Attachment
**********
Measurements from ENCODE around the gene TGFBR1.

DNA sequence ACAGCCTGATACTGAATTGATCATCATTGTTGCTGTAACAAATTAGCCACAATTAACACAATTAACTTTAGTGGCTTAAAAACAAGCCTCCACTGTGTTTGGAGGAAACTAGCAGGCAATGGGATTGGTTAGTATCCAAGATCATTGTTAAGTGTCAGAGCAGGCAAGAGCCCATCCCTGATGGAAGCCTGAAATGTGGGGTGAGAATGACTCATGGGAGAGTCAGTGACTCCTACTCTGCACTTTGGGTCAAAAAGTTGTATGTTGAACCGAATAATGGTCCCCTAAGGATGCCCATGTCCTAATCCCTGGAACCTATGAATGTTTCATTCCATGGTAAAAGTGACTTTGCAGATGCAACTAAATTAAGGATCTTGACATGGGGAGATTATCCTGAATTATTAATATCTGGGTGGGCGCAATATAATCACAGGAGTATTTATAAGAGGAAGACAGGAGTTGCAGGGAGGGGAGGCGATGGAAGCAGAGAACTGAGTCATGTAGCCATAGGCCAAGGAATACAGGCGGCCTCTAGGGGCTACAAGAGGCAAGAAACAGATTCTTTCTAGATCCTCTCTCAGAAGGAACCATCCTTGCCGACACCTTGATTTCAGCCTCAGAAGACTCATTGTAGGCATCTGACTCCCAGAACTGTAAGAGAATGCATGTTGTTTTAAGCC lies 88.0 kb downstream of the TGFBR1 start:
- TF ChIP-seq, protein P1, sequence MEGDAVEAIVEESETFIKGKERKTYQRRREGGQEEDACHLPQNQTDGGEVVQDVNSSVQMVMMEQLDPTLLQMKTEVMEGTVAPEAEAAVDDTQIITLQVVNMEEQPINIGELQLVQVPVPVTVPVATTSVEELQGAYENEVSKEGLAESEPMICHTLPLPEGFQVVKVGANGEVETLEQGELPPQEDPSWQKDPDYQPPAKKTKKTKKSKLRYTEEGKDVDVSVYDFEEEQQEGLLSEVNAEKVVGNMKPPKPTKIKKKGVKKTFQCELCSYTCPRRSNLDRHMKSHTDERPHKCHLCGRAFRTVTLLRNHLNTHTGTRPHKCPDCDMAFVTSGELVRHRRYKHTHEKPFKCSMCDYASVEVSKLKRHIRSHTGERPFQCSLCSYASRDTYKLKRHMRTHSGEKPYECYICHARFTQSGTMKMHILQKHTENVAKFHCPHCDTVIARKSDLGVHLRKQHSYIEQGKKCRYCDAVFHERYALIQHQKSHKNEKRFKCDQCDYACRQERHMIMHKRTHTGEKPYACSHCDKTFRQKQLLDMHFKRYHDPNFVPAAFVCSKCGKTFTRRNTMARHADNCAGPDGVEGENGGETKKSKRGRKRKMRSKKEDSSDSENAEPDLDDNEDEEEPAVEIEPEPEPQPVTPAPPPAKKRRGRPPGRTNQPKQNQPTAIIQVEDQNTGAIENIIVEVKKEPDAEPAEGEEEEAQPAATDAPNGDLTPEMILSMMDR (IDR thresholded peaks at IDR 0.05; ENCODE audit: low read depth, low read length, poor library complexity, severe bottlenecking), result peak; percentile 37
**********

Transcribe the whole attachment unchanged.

Measurements from ENCODE around the gene TGFBR1.

DNA sequence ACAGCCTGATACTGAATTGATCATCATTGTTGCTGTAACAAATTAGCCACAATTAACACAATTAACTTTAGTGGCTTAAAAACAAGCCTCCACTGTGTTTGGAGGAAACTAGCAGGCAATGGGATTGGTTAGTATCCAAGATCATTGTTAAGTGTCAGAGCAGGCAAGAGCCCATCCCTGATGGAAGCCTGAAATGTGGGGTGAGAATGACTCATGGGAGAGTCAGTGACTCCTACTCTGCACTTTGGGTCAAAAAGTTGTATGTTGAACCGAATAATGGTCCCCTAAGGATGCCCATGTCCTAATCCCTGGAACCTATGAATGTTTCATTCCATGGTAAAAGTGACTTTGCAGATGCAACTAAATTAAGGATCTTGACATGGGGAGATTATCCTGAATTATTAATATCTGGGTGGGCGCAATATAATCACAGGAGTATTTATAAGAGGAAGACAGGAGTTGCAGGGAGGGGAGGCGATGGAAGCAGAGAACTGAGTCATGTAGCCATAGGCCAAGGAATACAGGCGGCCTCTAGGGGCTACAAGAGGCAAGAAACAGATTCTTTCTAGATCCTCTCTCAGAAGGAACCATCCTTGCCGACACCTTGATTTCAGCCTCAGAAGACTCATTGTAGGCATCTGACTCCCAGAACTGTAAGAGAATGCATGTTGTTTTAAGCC lies 88.0 kb downstream of the TGFBR1 start:
- TF ChIP-seq, protein P1, sequence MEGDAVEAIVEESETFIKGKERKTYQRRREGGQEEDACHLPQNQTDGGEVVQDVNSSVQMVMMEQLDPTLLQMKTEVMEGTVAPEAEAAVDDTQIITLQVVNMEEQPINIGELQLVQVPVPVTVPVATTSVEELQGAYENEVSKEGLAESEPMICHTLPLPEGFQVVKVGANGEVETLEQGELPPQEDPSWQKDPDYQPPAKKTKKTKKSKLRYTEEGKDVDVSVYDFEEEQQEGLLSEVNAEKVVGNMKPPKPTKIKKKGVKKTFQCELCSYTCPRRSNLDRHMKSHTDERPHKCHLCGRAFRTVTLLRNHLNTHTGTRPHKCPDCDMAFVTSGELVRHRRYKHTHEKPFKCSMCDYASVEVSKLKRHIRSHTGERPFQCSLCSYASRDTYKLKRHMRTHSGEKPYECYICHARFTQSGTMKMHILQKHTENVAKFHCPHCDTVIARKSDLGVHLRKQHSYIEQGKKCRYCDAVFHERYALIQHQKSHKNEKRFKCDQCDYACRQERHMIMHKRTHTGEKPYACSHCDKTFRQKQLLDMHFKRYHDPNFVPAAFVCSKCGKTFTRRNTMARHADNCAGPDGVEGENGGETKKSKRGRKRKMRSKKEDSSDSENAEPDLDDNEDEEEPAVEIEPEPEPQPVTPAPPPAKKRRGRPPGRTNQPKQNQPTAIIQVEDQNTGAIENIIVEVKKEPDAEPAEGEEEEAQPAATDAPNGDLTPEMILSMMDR (IDR thresholded peaks at IDR 0.05; ENCODE audit: low read depth, low read length, poor library complexity, severe bottlenecking), result peak; percentile 37